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  1. #1
    Senior Member thewilson's Avatar
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    Distance between the chain stay and chain ring.

    currently I have a gap of about 10mm, is this an OK gap for riding a single speed or should I see if i can track down a smaller spindle? thanks!

    what it is currently

  2. #2
    AEO
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    the real consideration is the chainline to the cog in the back.
    Looks like the chainline is in a good range of 40~45mm.
    http://www.sheldonbrown.com/chainline.html
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    Constant tinkerer FastJake's Avatar
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    Don't worry about hitting the chainstay, you have tons of room. Just make sure you set it up with a straight chainline (many different ways to accomplish this in Sheldon's article above.)

    Edit: whoops, you weren't asking that. You couldn't find any info from that link? The whole page is about chainline.

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    Senior Member thewilson's Avatar
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    thanks for that link I searched up down his site and couldn't find any info. way to hard to navigate...

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    As the others have pointed out it's about chainring alignment with the rear sprocket, not chainstay clearance (unless there isn't any). An easy way to confirm good chainline is to lay a straightedge (or anything both straight and long enough, like a length of dowel rod) along the outside of the chainring on a secant and carrying it back to the rear sprocket. Ideally it should line up the same way, but anything within a few millimeters is fine.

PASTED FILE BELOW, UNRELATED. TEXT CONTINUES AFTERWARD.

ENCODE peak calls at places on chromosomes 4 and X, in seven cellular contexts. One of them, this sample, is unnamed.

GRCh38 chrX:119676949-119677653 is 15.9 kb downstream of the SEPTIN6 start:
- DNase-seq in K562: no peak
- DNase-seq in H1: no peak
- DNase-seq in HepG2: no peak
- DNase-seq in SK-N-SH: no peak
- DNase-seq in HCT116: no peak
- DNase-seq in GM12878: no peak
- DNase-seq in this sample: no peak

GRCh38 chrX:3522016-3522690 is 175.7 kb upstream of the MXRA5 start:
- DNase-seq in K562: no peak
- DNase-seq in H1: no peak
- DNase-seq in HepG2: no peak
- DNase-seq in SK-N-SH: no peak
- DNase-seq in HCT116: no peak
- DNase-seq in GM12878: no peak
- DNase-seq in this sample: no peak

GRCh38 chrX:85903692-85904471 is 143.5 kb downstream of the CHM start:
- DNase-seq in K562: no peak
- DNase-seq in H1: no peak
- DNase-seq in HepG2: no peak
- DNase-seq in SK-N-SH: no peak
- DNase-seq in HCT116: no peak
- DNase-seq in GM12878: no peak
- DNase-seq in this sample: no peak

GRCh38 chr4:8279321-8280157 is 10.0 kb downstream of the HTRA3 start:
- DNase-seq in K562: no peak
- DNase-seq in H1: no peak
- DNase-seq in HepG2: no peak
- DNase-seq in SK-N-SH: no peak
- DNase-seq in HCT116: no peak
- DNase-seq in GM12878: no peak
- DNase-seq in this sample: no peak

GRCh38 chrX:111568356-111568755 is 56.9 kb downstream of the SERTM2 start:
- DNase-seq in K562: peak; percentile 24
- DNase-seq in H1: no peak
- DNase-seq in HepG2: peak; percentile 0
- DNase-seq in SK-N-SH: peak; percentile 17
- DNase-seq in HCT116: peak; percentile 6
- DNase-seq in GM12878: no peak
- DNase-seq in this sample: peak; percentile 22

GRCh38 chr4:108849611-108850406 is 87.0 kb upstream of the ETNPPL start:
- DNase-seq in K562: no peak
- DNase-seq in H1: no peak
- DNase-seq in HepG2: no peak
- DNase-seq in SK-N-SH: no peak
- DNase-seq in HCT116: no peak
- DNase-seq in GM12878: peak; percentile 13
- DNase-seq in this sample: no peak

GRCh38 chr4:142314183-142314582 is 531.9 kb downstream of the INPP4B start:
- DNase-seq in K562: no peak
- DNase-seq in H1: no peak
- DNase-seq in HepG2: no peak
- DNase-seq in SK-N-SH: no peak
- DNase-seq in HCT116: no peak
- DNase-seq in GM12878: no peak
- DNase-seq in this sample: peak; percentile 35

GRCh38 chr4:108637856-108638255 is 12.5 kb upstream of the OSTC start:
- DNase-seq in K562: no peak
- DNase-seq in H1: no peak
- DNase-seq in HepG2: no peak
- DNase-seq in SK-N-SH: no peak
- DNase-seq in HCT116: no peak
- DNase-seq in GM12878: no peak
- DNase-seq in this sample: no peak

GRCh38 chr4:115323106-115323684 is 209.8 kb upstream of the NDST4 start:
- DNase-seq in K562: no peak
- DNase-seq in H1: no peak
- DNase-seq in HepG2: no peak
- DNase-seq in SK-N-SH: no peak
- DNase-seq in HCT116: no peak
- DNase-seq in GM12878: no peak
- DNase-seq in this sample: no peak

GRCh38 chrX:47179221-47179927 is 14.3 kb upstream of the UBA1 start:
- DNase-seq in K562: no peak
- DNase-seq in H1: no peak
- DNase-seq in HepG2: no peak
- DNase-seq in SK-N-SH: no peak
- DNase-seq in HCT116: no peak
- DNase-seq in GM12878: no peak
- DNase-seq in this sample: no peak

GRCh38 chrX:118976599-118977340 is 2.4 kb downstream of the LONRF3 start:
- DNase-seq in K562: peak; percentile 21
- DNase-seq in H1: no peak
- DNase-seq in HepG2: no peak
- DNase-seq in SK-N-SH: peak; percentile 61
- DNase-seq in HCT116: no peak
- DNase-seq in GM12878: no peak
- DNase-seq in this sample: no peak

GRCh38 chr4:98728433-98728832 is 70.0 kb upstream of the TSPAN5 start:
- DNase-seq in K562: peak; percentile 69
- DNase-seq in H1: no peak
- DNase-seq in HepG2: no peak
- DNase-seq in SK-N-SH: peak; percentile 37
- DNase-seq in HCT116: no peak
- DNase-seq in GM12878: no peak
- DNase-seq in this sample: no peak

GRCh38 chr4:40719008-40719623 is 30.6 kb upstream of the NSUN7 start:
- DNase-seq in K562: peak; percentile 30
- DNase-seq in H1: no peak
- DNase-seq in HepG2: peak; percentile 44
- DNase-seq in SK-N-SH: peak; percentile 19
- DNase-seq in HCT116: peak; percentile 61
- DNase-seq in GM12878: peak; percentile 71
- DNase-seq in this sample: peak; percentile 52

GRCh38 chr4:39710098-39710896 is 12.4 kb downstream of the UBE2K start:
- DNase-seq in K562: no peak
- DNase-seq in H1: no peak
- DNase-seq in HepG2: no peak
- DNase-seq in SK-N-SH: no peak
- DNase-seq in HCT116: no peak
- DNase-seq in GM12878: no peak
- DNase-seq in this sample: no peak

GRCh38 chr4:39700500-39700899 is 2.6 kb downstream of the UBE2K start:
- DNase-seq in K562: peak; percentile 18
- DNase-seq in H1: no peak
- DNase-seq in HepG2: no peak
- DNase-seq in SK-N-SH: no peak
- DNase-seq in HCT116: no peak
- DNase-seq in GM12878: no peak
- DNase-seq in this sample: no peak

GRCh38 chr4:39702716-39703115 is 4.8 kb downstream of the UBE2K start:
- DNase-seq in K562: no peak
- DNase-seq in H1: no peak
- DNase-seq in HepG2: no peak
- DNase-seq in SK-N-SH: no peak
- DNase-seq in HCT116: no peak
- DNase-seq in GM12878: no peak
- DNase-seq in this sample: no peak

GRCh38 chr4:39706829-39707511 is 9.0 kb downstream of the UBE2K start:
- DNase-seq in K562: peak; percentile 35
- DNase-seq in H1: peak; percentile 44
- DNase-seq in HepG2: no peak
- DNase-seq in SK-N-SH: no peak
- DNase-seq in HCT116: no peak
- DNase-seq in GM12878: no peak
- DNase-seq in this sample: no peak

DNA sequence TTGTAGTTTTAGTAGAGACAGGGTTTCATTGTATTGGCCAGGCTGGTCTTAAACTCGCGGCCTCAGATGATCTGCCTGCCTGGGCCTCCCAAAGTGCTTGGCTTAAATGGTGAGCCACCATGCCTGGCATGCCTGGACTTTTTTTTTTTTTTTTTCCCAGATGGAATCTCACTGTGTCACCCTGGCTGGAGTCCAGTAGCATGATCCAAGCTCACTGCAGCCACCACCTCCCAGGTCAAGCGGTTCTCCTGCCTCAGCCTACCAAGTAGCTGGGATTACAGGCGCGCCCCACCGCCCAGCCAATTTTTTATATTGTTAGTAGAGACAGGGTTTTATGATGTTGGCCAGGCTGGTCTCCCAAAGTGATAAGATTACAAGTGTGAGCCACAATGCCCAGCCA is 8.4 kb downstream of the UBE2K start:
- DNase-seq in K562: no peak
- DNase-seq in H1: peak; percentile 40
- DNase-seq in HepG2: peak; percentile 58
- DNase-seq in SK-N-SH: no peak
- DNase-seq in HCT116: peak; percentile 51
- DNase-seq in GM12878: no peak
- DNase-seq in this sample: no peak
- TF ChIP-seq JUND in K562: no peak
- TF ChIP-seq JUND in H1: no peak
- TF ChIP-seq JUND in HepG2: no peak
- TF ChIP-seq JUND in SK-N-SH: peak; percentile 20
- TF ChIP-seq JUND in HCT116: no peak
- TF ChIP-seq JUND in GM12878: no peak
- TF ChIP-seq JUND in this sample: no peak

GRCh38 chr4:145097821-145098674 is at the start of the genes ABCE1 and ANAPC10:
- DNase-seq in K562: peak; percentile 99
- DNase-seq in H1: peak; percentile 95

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    Senior Member DannoXYZ's Avatar
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    Quote Originally Posted by thewilson View Post
    currently I have a gap of about 10mm, is this an OK gap for riding a single speed or should I see if i can track down a smaller spindle? thanks!
    what it is currently
    As already mentioned, you don't need to worry about distance between chainring and chainstay. You want to check the distance between the chainring and the centreline of the bike (chainline). From Sheldon Brown's page, you have this equation:

    Chainline = (OLD/2) - RearSprocketSpacingFromDropout

    You'll want to adjust your chainring's distance from centerline to match. Within 5mm should be fine.

  7. #7
    bike whisperer Kimmo's Avatar
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    While we're on the subject, you may want to check whether you have the correct BB spindle and that it's in the right way round by comparing the distance between the ends of your crank arms and the chainstays.

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